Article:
Ranger Randy was gracious, even though we woke him up. He gave us an extensive tour of the Ranch, including the house and environs. Now several of us are headed back to North Platte, this time with copies of The Untidy Season, an anthology of Nebraska women poets that I co-edited with Liz Kay, Sarah Mason, and Jennifer Lambert. I can’t wait!

north platte open mike

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At McFoster’s: People of Nebraska and Iowa

Left to right: Tonya, Brandon, and Phil aka Conga Mama, Dr Webb, and Maestro Phil

Left to right: Tonya, Brandon, and Phil aka Conga Mama, Dr Webb, and Maestro Phil

“I met Brandon when we were both in a band called Jackknife Suicide.”  Tonya says. She looks at Brandon. “I SAVED you from that band,” she adds, laughing. DSCF8861 And what about Phil? “Oh, we picked him up in the street.” Tonya says, grinning widely. Dr. Webb and Conga Mama, as they are known, can be heard ‘most every Tuesday from 7:00 to 10:00 p.m. at Mc Foster’s Natural Kind Café, 302 South 38th St (38th and Farnam).

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People of Nebraska and Iowa

“I know everyone in this church. In fact, I’m related to most of them. Second and third cousins. She (points to the woman sitting next to her) and I are kissing cousins. That means that her dad and my mom were brother and sister.”

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“My dad helped build this church. Put on his button-ups and got his ladder out and put that roof up. My husband and I have been married 64 years.”

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–Charlotte, at the Ponca Hills St John’s Lutheran Church ice cream social.

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Anatomy of a move

After months of ditching a box or garbage bag of possessions each week, I had to move in a rather quick fashion. Oh, I could have stayed and fought it out– it’s what my neighbors decided to do–but it was taking a serious toll on my health. I was just holding on by my fingernails, and I could feel it.

My living area here is fresh with new paint and new carpet. It’s homier than my urban apartment. It’s light and airy. All the boxes are in the spare room. I made a count: 28 boxes, 4 plastic sealing tubs, and six satchels (“I don’t care how organized anyone is, at the last minute you’re still grabbing crap and throwing it into satchels” my sister Heather says.) Three bookshelves (one of which the movers broke). I left two behind because they were in junky condition. I gave three boxes of books to Bradley Johnson who will take them to Half Price after selecting the ones he wants.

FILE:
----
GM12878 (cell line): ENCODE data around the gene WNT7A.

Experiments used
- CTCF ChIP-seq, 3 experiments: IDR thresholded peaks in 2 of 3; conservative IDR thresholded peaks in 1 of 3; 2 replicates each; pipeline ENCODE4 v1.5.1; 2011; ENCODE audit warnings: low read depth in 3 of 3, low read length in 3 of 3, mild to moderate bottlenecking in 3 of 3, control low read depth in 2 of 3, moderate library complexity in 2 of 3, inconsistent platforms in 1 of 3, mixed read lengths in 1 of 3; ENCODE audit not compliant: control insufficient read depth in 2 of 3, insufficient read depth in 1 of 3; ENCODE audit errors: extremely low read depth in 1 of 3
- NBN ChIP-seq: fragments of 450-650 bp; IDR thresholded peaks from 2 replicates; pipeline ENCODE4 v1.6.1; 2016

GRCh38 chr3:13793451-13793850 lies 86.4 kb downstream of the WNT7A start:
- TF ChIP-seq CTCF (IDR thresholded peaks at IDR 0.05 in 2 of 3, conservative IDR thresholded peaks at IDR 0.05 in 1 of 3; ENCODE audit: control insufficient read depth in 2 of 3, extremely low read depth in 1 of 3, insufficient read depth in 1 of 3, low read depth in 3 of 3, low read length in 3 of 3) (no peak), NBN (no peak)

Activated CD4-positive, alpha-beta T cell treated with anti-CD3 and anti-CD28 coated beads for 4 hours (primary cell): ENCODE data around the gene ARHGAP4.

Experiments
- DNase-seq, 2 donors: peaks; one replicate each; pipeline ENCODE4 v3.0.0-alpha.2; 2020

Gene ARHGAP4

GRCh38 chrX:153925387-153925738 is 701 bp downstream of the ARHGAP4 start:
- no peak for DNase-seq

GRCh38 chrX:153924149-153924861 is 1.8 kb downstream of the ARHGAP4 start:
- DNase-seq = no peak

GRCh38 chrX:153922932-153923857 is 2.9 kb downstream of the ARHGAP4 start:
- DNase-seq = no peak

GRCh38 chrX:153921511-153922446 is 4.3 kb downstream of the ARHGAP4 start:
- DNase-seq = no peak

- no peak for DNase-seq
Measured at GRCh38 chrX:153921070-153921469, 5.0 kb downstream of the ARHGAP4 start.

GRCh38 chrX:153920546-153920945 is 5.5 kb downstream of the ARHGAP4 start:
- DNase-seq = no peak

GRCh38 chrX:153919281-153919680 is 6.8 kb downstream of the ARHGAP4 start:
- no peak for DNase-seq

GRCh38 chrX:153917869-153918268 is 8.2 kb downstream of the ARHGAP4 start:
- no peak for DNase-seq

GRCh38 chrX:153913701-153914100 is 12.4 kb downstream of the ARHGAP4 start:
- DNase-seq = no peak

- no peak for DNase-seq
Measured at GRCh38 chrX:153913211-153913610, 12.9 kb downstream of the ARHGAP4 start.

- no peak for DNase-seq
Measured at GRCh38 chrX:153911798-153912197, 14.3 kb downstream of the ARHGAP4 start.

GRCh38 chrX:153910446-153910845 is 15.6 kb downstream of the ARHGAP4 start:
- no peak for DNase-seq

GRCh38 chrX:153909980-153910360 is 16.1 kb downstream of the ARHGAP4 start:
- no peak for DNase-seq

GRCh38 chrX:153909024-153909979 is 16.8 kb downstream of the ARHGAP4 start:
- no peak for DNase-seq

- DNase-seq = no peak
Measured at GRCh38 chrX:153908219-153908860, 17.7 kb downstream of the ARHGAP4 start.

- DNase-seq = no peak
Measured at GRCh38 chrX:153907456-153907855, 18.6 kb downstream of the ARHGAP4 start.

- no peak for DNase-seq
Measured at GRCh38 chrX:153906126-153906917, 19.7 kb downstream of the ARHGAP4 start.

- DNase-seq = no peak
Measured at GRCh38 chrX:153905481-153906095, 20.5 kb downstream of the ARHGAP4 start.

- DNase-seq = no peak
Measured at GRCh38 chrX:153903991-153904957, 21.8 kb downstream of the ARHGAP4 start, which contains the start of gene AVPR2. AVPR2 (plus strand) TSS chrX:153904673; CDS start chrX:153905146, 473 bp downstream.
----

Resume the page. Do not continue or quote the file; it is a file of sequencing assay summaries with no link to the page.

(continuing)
The clothes, also weeded though, were brought over in handfuls and hung–that was an easier transiton. One dresser, which was clearly falling apart, was left behind, and my grandparent’s solid, plain (just like them) stuffed with clothes and moved intact by the movers.

How can one person amass so much in ten years?

As I moved I thought often of Dave Hufford’s poem regarding the Myth of the Souls in Hell, their eyes put out, who had to drag around for eternity all that they had amassed in Life.

“Don’t even put up pictures,” my aunt, who is what they used to call a  home-ec major in her day, advised. “Just enjoy the negative space.”

But “Coffee with Jesus”, a small painting by Jean Mason, will go up near the breakfast nook, and “Fallen Skater”, a pencil Hoover I love, is keeping the reception nook with the flare lamp company. The colors of the two  go together perfectly. I’ve hung my moon chimes and some other chime mobiles. But  pictures are mostly stacked against the walls,  waiting impatiently. The tall, six-tiered bookshelf will serve as a lovely rotating display for art and curios, as will the old, one-drawer table the landlady left behind. It’s sporting a bouquet fresh flowers in a china pitcher, a nice touch.

It’s still not home, and I’m reluctant to unpack more. Perhaps part of me thinks I’ll be forced to move again soon, flight-or-fight, still wounded from the last scraping off of the chambers of the heart. Or is it practicality exercised while waiting for the “perfect” condo/house that will invariably appear after months of diligent searching?

In either case, more movement is involved. Kind, well-meaaning people keep saying, “change is good,” and I’m sure it is. It’s also stressful, frustrating, and often heartbreaking. There’s a Yiddish saying that a new house means a new life. We’ll all hope for the best. It’s all we can do.